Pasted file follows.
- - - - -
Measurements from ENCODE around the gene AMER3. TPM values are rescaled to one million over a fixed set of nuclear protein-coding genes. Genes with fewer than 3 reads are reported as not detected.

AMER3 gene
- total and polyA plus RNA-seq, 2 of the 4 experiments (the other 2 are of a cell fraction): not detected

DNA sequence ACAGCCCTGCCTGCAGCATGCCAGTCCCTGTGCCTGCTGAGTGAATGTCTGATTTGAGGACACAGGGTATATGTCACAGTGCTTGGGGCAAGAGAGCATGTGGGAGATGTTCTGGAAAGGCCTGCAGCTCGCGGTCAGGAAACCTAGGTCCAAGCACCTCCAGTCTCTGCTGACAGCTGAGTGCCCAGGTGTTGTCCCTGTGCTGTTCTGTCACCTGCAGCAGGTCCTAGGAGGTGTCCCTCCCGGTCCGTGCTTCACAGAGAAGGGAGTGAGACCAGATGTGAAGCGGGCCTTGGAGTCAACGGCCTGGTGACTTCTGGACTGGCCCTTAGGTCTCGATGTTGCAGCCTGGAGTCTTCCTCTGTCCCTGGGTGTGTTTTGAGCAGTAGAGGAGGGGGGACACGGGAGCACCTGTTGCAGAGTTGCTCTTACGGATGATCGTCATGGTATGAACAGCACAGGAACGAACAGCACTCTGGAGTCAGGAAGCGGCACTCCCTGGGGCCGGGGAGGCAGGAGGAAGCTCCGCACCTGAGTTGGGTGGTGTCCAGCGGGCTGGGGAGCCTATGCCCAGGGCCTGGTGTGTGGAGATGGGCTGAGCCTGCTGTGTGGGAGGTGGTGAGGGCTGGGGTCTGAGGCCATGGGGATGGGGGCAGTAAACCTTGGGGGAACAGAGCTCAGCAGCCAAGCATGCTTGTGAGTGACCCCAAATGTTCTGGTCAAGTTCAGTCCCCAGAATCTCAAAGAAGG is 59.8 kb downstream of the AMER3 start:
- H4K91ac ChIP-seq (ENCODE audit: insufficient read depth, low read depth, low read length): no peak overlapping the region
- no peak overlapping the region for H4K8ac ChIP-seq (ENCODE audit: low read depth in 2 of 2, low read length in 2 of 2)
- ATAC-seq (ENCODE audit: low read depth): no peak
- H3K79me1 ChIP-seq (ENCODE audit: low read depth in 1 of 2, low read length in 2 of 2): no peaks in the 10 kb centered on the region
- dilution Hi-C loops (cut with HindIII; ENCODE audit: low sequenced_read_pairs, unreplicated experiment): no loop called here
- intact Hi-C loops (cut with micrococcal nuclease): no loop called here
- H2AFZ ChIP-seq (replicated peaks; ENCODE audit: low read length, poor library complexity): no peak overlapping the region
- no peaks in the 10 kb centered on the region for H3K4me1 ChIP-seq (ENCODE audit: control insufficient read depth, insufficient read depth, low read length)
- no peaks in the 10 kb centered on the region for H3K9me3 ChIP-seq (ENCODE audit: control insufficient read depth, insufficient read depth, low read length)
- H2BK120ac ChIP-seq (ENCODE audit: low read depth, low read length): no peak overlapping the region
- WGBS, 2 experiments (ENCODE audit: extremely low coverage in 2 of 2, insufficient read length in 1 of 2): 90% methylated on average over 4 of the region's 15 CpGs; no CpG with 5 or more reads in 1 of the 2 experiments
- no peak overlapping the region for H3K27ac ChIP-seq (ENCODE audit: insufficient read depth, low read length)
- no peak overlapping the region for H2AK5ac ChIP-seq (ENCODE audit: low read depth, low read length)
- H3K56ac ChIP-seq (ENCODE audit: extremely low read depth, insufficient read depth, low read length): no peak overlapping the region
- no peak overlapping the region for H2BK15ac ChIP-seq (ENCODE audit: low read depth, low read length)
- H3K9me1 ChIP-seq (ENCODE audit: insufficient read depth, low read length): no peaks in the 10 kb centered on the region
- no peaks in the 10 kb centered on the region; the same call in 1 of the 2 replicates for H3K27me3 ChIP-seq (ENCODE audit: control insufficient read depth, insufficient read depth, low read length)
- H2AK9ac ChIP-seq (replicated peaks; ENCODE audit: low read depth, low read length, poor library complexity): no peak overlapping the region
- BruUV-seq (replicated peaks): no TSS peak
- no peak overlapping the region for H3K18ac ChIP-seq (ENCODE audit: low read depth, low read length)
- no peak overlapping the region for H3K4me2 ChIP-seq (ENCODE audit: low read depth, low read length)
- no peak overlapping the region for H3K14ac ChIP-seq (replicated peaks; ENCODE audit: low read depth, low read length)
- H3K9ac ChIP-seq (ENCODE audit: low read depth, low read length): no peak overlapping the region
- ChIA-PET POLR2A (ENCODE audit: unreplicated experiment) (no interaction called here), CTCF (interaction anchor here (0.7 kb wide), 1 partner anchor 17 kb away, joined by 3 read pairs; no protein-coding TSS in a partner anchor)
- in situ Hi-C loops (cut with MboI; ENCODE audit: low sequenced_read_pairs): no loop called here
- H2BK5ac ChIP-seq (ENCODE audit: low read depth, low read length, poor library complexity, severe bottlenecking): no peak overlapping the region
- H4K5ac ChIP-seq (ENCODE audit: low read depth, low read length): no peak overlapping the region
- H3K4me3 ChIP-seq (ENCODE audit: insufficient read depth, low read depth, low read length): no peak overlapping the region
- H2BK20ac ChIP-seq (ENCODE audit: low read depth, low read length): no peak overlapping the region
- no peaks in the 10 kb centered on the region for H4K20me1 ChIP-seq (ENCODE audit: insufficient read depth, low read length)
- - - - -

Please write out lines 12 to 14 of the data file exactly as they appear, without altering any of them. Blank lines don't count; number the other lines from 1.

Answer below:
- no peaks in the 10 kb centered on the region for H3K4me1 ChIP-seq (ENCODE audit: control insufficient read depth, insufficient read depth, low read length)
- no peaks in the 10 kb centered on the region for H3K9me3 ChIP-seq (ENCODE audit: control insufficient read depth, insufficient read depth, low read length)
- H2BK120ac ChIP-seq (ENCODE audit: low read depth, low read length): no peak overlapping the region